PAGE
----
VHS, not Super-8, part 2: From Gettysburg to Vietnam

27 Jun

Since I was a child, I’ve had movies on the brain. My first efforts at home moviemaking have been detailed; my later successes have not.

In tenth grade, I took a cinema class. Ms. Moore was the teacher. She was serious, a bit dour, cynical and a touch subversive. We watched some good movies, including Gaslight and Mr. Smith Goes to Washington. (I also developed a crush on a certain brunette from the upper grades.) Halfway through the semester, we put ourselves into groups. I was in a group with Greg P. and Michael T. We had to adapt an existing work of literature into a movie. Greg and Mike—two funny guys, really—picked the Gettysburg Address over my objections. I was bewildered as to what type of movie we would make; they thought it would be hilarious.

I played Lincoln. We recruited all of our friends, shot on location in the woods behind Peyton Moseley’s house. The first half is an unknown assassination attempt on the president. Lincoln and his entourage are attacked while he takes a stroll in the woods. Why he would do this during a war isn’t explained. Robert played one of the guards, takes a shotgun blast to the chest. He held a glob of ketchup in his hand and smashed it into his shirt right in front of the camera. There was even some bloody spray. Others were shot, stabbed, had their necks broken. (And Peyton, in a moment of absolute absurdity, enacted a wrestling move and broke my nose on camera. True story.) Two people survived the vicious gunfight: President Lincoln, and John Wilkes Booth.

The author, circa 1993, with some baby.

The second half is the Gettysburg Address, and then the assassination of Lincoln. I gave the address by Peyton’s pool. Peyton wore some of his mom’s clothes and went as Mary Todd. He scratched himself, yawned, sneezed and so on during the speech. The camera caught everything. It was classic.

The whole epic lasted all of six minutes.

The movie was aces. Only, it was a minute short. So Mike T. had the idea of adding post-movie interviews of people who had just seen the movie. It was a great idea, really funny, but Alec Finlay got us a B on the project because he mock-punched Mike.

The teacher said it was gratuitous violence. (I told you she was serious.)

After this, we all stopped making movies for a while. We had drinking, parties, sports, studies, girls, that goddamned computer class—high school stuff through and through.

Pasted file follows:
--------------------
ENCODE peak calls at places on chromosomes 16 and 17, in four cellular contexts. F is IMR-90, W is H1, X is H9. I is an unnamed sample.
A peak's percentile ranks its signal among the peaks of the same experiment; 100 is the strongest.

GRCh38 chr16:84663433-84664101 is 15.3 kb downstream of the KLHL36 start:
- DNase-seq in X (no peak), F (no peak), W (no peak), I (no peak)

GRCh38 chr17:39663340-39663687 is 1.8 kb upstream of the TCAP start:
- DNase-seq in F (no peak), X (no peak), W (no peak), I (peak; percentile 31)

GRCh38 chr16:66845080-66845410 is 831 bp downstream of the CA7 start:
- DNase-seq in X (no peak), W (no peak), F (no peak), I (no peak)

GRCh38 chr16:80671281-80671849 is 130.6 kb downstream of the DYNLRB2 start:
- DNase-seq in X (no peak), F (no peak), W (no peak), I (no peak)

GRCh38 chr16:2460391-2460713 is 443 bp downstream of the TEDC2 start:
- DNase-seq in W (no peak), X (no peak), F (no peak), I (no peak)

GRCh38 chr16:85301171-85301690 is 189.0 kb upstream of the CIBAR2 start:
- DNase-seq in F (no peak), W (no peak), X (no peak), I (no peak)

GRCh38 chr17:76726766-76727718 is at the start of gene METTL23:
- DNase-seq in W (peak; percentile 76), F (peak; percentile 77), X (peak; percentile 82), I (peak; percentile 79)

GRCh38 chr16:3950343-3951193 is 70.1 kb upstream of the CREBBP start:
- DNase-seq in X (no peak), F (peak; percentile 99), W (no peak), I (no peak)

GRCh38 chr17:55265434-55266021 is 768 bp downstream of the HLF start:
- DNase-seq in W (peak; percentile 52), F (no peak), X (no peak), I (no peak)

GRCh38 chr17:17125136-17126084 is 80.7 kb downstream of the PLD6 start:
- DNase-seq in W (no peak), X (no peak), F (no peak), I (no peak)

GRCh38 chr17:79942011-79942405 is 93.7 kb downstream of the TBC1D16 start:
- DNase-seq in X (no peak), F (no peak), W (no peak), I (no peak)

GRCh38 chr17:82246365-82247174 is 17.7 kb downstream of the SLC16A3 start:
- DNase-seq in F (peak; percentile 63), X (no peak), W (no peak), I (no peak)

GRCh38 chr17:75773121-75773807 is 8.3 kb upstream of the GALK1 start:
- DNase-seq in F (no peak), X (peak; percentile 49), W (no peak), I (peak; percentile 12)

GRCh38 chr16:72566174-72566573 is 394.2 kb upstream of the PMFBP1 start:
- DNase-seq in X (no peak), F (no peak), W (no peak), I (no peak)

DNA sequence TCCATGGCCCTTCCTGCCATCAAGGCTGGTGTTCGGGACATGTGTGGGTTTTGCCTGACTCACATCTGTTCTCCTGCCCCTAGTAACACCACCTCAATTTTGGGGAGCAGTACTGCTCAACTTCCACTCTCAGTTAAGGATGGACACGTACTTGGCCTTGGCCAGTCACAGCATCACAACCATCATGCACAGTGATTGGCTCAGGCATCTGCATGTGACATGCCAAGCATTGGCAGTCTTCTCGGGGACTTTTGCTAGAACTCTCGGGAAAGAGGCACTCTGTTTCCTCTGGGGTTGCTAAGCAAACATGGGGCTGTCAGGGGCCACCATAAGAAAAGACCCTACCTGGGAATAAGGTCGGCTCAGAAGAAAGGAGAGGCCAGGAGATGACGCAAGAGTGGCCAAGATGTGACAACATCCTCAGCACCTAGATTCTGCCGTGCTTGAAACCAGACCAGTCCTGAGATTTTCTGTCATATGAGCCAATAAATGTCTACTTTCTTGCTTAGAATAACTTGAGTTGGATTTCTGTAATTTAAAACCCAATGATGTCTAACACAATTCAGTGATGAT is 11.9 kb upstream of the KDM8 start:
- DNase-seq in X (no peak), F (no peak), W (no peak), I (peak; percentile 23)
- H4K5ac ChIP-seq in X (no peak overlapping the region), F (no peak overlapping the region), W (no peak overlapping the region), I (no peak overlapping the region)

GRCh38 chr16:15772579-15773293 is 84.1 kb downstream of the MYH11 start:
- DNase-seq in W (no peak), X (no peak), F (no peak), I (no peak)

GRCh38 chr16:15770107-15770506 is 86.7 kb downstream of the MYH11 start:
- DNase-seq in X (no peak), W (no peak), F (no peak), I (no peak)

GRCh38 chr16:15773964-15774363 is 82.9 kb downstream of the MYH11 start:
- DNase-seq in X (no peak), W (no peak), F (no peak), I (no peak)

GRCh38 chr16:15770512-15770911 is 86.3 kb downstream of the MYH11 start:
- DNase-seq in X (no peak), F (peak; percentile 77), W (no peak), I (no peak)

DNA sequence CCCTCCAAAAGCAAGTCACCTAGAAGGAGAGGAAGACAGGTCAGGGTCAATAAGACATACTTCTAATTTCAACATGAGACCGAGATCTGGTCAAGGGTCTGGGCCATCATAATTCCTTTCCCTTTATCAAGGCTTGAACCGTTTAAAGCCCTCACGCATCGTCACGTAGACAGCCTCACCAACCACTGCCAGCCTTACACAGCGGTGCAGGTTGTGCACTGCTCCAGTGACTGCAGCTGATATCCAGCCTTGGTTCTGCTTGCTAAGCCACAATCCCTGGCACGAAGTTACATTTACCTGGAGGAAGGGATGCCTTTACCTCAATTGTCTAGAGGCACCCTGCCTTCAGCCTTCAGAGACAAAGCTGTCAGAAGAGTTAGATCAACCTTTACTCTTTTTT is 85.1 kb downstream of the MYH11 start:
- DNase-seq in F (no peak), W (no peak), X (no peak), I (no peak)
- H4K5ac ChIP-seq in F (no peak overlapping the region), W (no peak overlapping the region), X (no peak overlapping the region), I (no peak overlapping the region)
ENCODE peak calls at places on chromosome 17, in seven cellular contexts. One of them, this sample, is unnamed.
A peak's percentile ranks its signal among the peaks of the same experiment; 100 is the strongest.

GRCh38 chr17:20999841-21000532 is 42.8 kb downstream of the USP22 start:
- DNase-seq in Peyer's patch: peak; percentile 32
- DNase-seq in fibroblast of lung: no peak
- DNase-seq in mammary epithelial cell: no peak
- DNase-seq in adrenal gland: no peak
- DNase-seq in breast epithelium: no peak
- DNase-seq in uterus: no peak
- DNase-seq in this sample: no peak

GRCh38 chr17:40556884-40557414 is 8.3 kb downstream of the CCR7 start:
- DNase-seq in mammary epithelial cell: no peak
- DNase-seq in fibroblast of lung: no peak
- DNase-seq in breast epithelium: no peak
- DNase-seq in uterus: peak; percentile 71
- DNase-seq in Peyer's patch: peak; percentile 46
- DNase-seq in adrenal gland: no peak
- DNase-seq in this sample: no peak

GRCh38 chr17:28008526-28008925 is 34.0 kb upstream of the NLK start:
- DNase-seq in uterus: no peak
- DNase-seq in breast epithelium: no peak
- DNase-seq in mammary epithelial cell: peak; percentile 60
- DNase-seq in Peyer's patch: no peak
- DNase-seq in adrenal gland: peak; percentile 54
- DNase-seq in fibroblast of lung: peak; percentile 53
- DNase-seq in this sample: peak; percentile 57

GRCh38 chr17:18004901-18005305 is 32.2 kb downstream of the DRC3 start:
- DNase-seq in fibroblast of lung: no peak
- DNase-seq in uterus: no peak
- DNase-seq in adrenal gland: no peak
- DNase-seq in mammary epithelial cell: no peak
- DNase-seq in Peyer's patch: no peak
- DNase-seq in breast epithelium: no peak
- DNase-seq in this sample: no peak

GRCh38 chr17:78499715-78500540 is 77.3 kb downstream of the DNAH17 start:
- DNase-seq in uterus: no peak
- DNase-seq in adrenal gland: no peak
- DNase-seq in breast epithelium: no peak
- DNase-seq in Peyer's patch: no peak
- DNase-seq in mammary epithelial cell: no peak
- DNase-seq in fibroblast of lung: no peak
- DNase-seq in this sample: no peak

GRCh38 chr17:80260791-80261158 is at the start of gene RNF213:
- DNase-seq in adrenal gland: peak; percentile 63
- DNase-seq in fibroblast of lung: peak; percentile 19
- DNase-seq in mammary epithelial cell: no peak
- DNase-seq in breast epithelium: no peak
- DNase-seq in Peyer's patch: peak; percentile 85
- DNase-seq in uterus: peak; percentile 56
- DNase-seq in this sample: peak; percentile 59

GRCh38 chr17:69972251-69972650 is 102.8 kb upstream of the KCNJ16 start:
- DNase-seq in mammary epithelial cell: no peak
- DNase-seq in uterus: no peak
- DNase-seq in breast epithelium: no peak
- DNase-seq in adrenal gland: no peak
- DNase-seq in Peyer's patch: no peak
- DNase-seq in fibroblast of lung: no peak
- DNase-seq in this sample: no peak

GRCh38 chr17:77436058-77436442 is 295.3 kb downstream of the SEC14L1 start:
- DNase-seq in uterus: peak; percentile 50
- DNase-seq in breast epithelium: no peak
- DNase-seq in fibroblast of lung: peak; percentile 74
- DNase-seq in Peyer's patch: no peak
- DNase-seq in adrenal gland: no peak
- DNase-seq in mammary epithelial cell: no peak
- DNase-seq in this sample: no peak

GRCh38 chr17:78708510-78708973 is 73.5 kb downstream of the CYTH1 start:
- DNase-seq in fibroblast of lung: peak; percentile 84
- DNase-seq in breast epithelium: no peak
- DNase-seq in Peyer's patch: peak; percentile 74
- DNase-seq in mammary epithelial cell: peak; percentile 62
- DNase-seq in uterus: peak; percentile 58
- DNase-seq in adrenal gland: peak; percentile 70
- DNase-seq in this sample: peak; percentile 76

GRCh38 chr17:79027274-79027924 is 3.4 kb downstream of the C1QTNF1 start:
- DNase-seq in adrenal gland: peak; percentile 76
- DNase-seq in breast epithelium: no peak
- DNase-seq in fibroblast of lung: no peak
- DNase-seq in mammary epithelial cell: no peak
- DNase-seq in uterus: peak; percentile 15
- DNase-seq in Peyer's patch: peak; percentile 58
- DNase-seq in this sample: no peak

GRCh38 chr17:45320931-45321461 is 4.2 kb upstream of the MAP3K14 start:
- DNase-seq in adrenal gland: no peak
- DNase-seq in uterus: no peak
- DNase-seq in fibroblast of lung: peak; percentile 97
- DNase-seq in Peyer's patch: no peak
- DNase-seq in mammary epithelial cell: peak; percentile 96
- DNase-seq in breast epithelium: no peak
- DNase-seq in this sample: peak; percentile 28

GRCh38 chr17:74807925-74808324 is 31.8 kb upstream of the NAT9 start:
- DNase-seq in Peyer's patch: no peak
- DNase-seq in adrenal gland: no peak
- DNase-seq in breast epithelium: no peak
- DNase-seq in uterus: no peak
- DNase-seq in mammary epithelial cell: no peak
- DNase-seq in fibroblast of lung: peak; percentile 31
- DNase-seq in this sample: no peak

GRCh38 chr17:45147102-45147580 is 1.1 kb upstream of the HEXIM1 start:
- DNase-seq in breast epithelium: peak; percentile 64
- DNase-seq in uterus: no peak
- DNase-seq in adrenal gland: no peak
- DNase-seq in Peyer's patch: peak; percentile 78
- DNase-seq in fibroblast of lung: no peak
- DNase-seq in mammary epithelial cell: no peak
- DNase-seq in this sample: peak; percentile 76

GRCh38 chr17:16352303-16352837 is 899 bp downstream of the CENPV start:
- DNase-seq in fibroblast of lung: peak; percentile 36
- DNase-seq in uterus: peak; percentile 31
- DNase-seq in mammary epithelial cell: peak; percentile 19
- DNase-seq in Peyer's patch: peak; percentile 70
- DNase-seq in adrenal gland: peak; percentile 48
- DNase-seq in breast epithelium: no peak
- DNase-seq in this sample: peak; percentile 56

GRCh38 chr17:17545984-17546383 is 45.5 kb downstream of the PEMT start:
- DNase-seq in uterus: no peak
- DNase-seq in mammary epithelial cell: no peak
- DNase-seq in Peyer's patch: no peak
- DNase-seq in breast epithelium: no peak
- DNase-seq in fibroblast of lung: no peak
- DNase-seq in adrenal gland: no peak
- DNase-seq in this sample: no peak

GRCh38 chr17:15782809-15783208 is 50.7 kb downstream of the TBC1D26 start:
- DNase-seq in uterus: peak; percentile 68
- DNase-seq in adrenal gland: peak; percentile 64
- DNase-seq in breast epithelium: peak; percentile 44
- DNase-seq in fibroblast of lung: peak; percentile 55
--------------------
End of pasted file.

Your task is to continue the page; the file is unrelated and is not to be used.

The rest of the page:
A year later, Robert was in the same cinema class. His group—I think he was with Matt Lemon and Ward Haliday—decided to do some story set in Vietnam. We dressed to the nines; everyone had army fatigues and realistic firearms. We shot the movie twice. The first print was lost. The story was an ambush. The characters were pulled from the Vietnam War movies we’d seen: Platoon and Full Metal Jacket. Every take, Robert would repeat, “God, it’s hotter than a whore in church,” and we’d all crack up and have to reshoot.

We shot the second in the shallow creek bed at the end of Spanish Trail. We had fireworks—illegal in Florida, so we had to drive to the Alabama border for them—for the gunfight. There wasn’t much of a story. I died, Robert died, everyone died. The drifting smoke hung in the wind. It was almost artful. Like a Herzog or Tarkovsky film. The police were called, but the cop was friendly, cracked a few jokes, and told us to high tail it off private property, which we did, as soon as we got the last shot.

At one point, yielding two machine guns, Robert ran right up to the camera and yelled, “Die you filthy fucking gooks!” His group decided to leave this in. They won their class competition, and the movie was shown, unedited, throughout the close-circuit televisions in the school. We winced. The powers that be were pissed, we were at a Catholic school, after all, but art won out and nothing came of it.

The author, circa 2011; the face of raw genius.

We made one more movie and a few mock previews—more about these in a future post—but the VHS era was over. Life got in the way.

Jeff grew up first, became a Navy SEAL, got married, had children and then entered the State Department. Robert let go of his dream of working in special effects and instead became a telephone/internet technician; he’s happy. I never let go of my dreams of being a writer—I cling to them with the feral ferocity of adolescence—but the dream of making movies has inevitably faded. I know it’ll never happen. We were on the wrong coast. We were too easily distracted. We didn’t have good enough equipment. We didn’t have vision. Jeff got his first girlfriend, and that was that.

Jeff’s parents have most of the movies; the others are lost forever, alive only in our memories.

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